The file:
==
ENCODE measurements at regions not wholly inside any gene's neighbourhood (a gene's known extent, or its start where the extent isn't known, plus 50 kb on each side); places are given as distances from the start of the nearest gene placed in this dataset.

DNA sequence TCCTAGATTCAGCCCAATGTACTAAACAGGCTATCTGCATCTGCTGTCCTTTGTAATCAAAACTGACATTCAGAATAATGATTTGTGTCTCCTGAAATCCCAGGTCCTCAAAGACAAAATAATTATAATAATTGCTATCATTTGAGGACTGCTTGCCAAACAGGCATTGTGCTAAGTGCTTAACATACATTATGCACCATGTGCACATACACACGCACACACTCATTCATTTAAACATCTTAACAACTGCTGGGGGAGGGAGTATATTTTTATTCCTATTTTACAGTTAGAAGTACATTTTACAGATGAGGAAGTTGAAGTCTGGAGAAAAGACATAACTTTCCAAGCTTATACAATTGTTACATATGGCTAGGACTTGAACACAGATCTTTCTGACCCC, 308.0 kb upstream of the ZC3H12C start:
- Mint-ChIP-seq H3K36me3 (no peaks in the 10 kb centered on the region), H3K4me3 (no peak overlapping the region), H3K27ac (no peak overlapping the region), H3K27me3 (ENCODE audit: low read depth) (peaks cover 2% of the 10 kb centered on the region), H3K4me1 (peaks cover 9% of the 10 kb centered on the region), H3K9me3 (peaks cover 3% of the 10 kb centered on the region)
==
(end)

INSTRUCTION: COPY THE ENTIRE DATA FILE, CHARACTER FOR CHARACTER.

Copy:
ENCODE measurements at regions not wholly inside any gene's neighbourhood (a gene's known extent, or its start where the extent isn't known, plus 50 kb on each side); places are given as distances from the start of the nearest gene placed in this dataset.

DNA sequence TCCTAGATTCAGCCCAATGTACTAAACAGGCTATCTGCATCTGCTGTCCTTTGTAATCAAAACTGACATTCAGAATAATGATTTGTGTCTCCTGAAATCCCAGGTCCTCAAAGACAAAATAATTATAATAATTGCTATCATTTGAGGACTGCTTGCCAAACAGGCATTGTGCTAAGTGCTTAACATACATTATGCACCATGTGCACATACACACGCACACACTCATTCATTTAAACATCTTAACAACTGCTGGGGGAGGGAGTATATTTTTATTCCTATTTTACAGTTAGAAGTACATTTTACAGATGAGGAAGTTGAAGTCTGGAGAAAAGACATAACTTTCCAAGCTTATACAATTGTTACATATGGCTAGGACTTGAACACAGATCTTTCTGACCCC, 308.0 kb upstream of the ZC3H12C start:
- Mint-ChIP-seq H3K36me3 (no peaks in the 10 kb centered on the region), H3K4me3 (no peak overlapping the region), H3K27ac (no peak overlapping the region), H3K27me3 (ENCODE audit: low read depth) (peaks cover 2% of the 10 kb centered on the region), H3K4me1 (peaks cover 9% of the 10 kb centered on the region), H3K9me3 (peaks cover 3% of the 10 kb centered on the region)